During the early morning of June 10, 1995, a severe thunderstorm passed through Mattoon, causing the frame to suddenly collapse. As result of this collapse, the frame was irreparably damaged, necessitating the purchase of a new steel-frame system. This resulted in an eight-week delay in the completion of the warehouse.
In April and October 1997, Kal Kan filed complaints against Heritage in Coles County circuit court, alleging a single breach of contract count. On February 19, 1998, Kal Kan amended its complaint and added a negligence count against GF, alleging that GF negligently failed to properly erect and brace the frame, thereby causing its collapse during the storm.
In May 1998, GF moved to dismiss this portion of the complaint, arguing such claims were barred by the economic-loss doctrine set forth in Moorman. Holding that the economic-loss doctrine did not bar the negligence claim, Judge Paul C. Komada, the judge then presiding, denied GF's motion. Specifically, Judge Komada held the frame that collapsed was not GF's "product" for purposes of the Moorman doctrine. Rather, GF's "product" was the service of erecting the frame. As such, Judge Komada held, the Moorman doctrine did not bar Kal Kan's complaint. Both parties agreed Judge Komada's ruling from the bench denying GF's motion would stand as a docket entry and no written order would issue.
On August 10, 1998, GF filed its answer to the then-pending third-amended complaint, including an affirmative defense that the negligence claim was barred by Moorman. Fifteen months later, GF filed a third-party complaint against Allen Engineering Corporation (Allen), the manufacturer of the frame, alleging Allen was negligent in its work on the design of the frame, as well as its bracing and anchoring. Allen responded with a motion to dismiss the third-party complaint as being barred by Moorman, making the same substantive argument GF had made in its motion to dismiss Kal Kan's negligence claim against GF.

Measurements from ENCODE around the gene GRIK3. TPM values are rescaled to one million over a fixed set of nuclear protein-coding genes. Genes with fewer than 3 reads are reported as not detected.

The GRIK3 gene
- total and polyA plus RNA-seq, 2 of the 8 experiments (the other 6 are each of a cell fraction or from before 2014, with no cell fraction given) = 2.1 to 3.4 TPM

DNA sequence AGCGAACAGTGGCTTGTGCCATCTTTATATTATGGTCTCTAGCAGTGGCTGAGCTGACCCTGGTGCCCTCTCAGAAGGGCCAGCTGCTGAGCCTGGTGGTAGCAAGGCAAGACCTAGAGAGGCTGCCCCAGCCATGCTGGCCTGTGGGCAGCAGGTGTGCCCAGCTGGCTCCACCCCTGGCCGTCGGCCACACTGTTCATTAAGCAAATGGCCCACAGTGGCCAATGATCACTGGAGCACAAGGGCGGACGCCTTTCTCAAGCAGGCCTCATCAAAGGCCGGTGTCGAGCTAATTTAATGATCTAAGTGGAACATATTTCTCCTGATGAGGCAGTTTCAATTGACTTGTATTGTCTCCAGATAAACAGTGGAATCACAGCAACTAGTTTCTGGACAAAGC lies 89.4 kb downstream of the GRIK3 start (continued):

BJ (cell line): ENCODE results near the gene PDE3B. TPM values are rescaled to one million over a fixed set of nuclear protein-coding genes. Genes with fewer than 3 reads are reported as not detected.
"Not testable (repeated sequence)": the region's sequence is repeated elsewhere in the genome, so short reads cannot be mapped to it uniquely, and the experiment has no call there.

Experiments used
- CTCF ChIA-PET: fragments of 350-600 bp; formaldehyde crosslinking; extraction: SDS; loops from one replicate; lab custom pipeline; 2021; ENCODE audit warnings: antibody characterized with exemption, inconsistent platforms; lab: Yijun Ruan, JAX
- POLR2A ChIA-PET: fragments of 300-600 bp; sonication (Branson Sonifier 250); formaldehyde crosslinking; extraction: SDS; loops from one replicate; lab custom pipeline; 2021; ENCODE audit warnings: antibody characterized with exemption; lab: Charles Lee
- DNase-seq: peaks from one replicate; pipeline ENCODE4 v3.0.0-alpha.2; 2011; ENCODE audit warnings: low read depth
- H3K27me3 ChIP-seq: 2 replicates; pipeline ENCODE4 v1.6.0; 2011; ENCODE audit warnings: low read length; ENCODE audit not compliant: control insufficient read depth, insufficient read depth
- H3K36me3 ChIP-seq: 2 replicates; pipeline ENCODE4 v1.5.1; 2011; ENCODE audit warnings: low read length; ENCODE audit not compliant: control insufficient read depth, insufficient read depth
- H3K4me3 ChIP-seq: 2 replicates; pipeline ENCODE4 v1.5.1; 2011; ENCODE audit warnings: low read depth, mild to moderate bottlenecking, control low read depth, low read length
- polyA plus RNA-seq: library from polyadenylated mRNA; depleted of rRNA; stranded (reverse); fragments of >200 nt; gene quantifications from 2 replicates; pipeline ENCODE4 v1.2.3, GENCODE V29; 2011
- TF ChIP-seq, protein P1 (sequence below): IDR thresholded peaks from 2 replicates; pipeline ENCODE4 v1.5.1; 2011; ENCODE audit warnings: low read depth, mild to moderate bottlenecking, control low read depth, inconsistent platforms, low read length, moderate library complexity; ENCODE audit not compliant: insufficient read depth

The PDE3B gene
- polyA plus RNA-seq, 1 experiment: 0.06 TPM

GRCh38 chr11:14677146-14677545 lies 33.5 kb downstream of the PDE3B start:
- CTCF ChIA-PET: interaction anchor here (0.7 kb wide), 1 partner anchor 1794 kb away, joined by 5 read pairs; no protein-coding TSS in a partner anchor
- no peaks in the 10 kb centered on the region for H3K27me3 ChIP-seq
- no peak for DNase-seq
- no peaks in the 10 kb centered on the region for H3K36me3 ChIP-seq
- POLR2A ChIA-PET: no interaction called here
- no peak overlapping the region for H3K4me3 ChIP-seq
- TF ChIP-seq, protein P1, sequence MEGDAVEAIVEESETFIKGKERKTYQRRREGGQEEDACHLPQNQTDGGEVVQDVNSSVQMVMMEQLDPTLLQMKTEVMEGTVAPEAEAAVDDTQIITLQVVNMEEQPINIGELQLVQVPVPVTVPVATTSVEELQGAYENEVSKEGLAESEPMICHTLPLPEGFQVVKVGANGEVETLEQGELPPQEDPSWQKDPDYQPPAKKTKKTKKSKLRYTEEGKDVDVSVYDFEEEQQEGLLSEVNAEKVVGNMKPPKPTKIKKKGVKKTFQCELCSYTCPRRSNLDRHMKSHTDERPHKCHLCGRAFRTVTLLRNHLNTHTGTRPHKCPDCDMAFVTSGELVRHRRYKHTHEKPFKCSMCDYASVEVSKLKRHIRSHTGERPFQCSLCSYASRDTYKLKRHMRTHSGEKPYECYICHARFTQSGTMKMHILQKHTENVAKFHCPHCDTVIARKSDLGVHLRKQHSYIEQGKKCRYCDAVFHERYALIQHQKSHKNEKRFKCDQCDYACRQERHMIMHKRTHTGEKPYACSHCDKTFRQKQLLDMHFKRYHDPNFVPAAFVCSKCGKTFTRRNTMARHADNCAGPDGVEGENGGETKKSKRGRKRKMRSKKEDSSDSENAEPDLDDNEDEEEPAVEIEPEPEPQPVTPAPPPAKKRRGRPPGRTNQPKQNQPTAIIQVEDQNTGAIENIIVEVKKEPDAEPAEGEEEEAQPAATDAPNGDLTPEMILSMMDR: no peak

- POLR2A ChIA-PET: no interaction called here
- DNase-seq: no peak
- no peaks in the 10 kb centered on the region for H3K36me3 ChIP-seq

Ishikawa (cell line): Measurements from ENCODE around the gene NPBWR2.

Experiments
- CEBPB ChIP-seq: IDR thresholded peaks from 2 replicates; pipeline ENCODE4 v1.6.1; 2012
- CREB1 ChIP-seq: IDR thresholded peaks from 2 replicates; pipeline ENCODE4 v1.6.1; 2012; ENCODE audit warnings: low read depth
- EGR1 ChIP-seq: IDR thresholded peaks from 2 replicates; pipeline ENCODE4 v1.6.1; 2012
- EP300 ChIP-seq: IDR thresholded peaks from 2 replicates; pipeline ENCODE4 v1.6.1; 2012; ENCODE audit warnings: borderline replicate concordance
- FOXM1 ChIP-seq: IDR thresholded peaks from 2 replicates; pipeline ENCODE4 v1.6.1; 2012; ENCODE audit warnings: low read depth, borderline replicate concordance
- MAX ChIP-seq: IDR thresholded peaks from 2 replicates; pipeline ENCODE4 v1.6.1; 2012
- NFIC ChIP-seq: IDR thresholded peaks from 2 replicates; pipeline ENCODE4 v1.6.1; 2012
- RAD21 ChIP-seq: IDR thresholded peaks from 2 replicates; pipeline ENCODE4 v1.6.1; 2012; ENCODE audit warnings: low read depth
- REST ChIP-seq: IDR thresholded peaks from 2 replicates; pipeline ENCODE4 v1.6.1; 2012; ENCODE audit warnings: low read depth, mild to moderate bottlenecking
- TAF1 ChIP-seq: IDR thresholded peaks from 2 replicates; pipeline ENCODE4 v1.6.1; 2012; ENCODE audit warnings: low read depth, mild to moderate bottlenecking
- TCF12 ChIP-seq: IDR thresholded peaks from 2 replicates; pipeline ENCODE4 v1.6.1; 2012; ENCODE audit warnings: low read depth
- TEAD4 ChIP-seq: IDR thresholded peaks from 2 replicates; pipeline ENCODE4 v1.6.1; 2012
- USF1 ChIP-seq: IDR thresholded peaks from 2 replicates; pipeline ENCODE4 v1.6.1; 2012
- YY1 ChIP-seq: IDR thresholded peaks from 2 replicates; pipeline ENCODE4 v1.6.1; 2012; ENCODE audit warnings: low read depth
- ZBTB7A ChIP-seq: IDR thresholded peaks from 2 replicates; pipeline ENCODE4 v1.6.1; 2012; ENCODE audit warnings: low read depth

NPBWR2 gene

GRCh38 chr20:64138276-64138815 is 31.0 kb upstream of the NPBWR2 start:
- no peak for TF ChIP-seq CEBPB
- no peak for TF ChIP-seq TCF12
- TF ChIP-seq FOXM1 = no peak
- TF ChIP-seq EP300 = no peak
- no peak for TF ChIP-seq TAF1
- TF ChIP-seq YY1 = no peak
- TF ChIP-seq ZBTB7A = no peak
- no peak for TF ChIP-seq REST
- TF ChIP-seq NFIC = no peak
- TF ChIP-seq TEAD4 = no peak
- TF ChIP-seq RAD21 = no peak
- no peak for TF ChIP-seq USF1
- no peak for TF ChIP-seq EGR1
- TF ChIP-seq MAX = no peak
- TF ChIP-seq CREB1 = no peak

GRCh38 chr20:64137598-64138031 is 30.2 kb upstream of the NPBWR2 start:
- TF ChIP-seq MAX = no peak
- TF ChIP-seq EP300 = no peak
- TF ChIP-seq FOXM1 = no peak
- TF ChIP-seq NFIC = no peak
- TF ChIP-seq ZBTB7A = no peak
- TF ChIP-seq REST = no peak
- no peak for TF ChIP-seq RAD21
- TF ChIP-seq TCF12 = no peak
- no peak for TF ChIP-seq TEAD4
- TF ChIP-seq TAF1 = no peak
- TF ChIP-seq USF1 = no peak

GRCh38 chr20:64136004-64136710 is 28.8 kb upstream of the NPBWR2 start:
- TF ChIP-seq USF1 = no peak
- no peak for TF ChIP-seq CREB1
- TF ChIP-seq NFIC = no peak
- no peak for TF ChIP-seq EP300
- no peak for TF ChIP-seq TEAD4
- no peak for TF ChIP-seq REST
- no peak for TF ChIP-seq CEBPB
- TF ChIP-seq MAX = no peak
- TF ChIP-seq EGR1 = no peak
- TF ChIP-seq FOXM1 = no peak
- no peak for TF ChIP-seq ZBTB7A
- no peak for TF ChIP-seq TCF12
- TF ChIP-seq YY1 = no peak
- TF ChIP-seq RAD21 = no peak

With the Moorman issue again pending, GF filed a motion for reconsideration of Judge Komada's July 9, 1998, order finding Moorman inapplicable to Kal Kan's negligence claim against GF. According to GF, if the court granted Allen's motion as to Moorman, "it should likewise grant GF's motion for reconsideration of its motion to dismiss [Kal Kan's] complaint."
On June 22, 2000, Judge Gary Jacobs, the new judge presiding, granted GF's motion to reconsider and considered both Allen's motion to dismiss the third-party complaint and GF's motion to dismiss Kal Kan's negligence claim at the same time, since both motions involved a similar application of the Moorman doctrine. In a June 24, 2000, docket entry, Judge Jacobs granted both Allen's and GF's motions, finding Kal Kan's negligence claims and GF's third-party negligence claim improperly sought recovery of economic loss under a tort theory, as stated in Moorman. Further, Judge Jacobs found both causes of action did not fall within the recognized exceptions to the Moorman doctrine.